1. Domestic stability, that is a low inflation rate, making the currency attractive as a store of value;
  2. A high degree of openness to international trade and finance. This is a key determinant for the currency’s use as a medium of exchange and a unit of account; and
  3. A developed financial system with deep and liquid markets offering participants a wide range of services and products in terms of borrowing, investing and hedging.

Against this background, the Eurosystem takes a neutral stance on the internationalisation of its currency. This means that we neither hinder nor actively promote the development of this role. For example, decisions taken by non-euro area authorities to use the euro as an anchor, reserve or intervention currency have to be fully seen as unilateral measures. They do not involve any commitment on the part of the Eurosystem.

This rule knows only one exception: the Exchange Rate Mechanism II.

With regard to this stance, it has of course to be noted that the Eurosystem contributes to the international role of the euro in indirect ways. Price stability is a key precondition for the development of the international role of a currency. Thus, the stability-oriented monetary policy of the ECB contributes to the euro’s potential for expanding its international role.

The Eurosystem has also been a strong supporter of financial market integration in the EU. The introduction of the euro itself has undoubtedly led to a deeper and more integrated financial market. The evidence strongly suggests that this has supported the development of the international role of the euro. And when we refer to the fact that potential gains from monetary union will only be fully realised when European financial integration is fully achieved, this also applies to the euro’s use as an international financing and investment currency.

Let me stress that by being neutral we are not indifferent to the international role of the euro. Indeed, we pay special attention to the international use of our currency and provide regular information to the public on related developments in the international financial arena, for example the recent build-up in foreign exchange reserves.

The Eurosystem’s reserve management services

This leads me to say a few words on the Eurosystem’s reserve management services. We have seen that the euro has firmly established its role as an important reserve currency, supported by its gradually increasing use at an international level. The Eurosystem has therefore developed a new framework that specifically addresses the type of services required to support the management of euro-denominated reserve portfolios. The new framework builds on the well-established reserve management services infrastructures already in place at certain Eurosystem central banks. Consistent with the manner in which reserve management services have been provided over the years, the new ‘standardized or harmonized’ framework continues to be based on the core principles of financial security, legal security and confidentiality.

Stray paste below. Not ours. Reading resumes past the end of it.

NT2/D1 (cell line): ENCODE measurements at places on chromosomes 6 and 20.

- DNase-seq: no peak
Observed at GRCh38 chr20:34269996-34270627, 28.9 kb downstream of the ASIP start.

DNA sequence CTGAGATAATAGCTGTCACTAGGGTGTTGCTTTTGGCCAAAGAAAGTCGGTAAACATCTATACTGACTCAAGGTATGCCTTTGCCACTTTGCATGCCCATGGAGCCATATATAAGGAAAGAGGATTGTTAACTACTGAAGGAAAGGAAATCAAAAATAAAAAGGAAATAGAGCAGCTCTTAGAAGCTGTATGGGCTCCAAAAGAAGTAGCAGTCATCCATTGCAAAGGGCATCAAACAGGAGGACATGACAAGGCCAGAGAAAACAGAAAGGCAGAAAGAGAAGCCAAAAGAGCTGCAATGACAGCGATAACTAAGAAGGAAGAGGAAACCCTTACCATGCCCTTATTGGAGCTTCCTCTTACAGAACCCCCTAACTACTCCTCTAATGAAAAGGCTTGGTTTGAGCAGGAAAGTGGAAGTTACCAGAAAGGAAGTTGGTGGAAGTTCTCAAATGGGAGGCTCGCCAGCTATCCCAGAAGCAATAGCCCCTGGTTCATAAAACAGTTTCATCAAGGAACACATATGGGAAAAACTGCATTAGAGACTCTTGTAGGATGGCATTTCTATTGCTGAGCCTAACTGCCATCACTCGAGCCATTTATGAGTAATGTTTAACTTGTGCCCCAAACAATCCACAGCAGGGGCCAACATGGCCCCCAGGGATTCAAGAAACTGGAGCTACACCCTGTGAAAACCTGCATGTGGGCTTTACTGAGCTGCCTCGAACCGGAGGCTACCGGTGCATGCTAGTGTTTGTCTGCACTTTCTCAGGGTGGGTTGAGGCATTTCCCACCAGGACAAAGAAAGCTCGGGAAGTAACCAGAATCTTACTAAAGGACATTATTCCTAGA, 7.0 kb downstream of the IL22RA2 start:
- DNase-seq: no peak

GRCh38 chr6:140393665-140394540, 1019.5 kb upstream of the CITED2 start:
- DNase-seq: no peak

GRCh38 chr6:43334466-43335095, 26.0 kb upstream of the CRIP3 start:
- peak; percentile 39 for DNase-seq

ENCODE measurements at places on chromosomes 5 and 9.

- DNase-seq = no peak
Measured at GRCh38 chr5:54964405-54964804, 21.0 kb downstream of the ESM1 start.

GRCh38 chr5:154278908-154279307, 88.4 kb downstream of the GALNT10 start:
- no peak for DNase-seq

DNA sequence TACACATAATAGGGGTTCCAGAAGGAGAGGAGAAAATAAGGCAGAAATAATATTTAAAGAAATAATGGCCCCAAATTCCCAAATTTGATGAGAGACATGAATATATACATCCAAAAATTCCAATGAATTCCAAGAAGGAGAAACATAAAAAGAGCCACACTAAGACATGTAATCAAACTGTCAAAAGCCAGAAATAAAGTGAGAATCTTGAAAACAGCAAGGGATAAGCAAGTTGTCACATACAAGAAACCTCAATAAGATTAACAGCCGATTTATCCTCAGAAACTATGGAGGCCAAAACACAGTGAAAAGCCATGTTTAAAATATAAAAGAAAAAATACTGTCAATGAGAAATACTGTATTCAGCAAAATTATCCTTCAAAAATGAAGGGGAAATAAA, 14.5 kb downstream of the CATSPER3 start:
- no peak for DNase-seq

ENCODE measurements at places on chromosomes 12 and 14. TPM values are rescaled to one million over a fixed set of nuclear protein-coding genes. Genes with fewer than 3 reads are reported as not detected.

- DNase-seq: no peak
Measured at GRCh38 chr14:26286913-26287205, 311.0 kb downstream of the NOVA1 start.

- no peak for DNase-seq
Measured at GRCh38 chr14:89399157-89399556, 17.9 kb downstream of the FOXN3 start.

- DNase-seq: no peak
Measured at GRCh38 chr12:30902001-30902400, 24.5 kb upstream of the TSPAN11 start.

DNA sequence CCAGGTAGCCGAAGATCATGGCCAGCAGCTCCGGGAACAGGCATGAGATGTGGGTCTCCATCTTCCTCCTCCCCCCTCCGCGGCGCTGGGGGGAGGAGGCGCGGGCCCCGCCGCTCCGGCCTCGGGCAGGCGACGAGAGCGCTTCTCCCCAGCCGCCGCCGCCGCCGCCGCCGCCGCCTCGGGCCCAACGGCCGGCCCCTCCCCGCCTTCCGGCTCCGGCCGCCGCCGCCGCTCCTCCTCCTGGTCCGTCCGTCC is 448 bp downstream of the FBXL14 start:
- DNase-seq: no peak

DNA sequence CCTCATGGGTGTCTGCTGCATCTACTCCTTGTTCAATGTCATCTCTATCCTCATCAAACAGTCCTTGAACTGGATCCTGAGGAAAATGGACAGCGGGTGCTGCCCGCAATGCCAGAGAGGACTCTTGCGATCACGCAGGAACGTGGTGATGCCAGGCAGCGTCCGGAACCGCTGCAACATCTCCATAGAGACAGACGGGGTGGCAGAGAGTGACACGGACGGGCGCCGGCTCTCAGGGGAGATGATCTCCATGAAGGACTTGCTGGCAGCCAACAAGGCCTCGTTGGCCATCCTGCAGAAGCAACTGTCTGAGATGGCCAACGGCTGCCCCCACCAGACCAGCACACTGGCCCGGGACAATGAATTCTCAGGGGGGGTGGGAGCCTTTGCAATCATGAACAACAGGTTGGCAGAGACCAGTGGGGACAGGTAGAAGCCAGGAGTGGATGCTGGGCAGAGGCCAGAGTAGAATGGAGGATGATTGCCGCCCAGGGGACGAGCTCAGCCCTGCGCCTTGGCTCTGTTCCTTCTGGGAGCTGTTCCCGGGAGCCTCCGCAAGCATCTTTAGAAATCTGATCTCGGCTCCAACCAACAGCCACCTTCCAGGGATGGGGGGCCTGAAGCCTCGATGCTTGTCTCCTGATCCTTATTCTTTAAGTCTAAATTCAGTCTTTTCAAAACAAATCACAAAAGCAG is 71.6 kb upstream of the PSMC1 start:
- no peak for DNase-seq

This basis allows central bank customers to comprehensively manage their euro-denominated reserve assets in a safe, confidential and reliable environment.

The services themselves are provided by certain national central banks of the Eurosystem, identified as “Eurosystem service providers�?, among which the Luxembourg Central Bank. These providers have committed to offering the complete set of reserve management services falling under the new framework. Eurosystem service providers and the other central banks of the Eurosystem may also offer specific reserve management services on an individual basis.

The Eurosystem’s services are tailor-made to address the special needs and concerns of those institutions that operate in the same area of central banking activities as the Eurosystem itself. The services offered under the new framework, as well as other non-standardised and non-harmonised services offered by those central banks with extended know-how in professional asset management, among which the Luxembourg central bank, help this core group of customers to manage their euro-denominated reserve assets more effectively and with greater flexibility and will thus accompany the deepening of financial markets in Europe and the expanding role of the EU currency.

Thank you for your attention.